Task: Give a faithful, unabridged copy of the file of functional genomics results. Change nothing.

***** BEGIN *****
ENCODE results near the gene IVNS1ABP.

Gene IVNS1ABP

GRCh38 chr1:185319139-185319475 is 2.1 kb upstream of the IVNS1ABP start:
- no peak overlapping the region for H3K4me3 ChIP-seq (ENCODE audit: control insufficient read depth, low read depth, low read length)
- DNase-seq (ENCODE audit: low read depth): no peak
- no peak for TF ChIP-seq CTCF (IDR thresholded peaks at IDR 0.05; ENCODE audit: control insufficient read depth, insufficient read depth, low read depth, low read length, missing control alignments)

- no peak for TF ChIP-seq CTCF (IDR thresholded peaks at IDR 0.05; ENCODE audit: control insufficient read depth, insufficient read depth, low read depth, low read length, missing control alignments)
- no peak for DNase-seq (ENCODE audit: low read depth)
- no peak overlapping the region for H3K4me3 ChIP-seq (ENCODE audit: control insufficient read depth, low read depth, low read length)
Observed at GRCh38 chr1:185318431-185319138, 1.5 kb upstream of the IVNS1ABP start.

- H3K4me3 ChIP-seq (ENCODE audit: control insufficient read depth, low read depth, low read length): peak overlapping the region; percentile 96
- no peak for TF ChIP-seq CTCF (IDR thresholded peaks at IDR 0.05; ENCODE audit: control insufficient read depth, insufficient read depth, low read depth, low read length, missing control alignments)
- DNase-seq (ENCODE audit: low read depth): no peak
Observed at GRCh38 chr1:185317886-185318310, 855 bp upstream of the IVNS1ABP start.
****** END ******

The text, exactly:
ENCODE results near the gene IVNS1ABP.

Gene IVNS1ABP

GRCh38 chr1:185319139-185319475 is 2.1 kb upstream of the IVNS1ABP start:
- no peak overlapping the region for H3K4me3 ChIP-seq (ENCODE audit: control insufficient read depth, low read depth, low read length)
- DNase-seq (ENCODE audit: low read depth): no peak
- no peak for TF ChIP-seq CTCF (IDR thresholded peaks at IDR 0.05; ENCODE audit: control insufficient read depth, insufficient read depth, low read depth, low read length, missing control alignments)

- no peak for TF ChIP-seq CTCF (IDR thresholded peaks at IDR 0.05; ENCODE audit: control insufficient read depth, insufficient read depth, low read depth, low read length, missing control alignments)
- no peak for DNase-seq (ENCODE audit: low read depth)
- no peak overlapping the region for H3K4me3 ChIP-seq (ENCODE audit: control insufficient read depth, low read depth, low read length)
Observed at GRCh38 chr1:185318431-185319138, 1.5 kb upstream of the IVNS1ABP start.

- H3K4me3 ChIP-seq (ENCODE audit: control insufficient read depth, low read depth, low read length): peak overlapping the region; percentile 96
- no peak for TF ChIP-seq CTCF (IDR thresholded peaks at IDR 0.05; ENCODE audit: control insufficient read depth, insufficient read depth, low read depth, low read length, missing control alignments)
- DNase-seq (ENCODE audit: low read depth): no peak
Observed at GRCh38 chr1:185317886-185318310, 855 bp upstream of the IVNS1ABP start.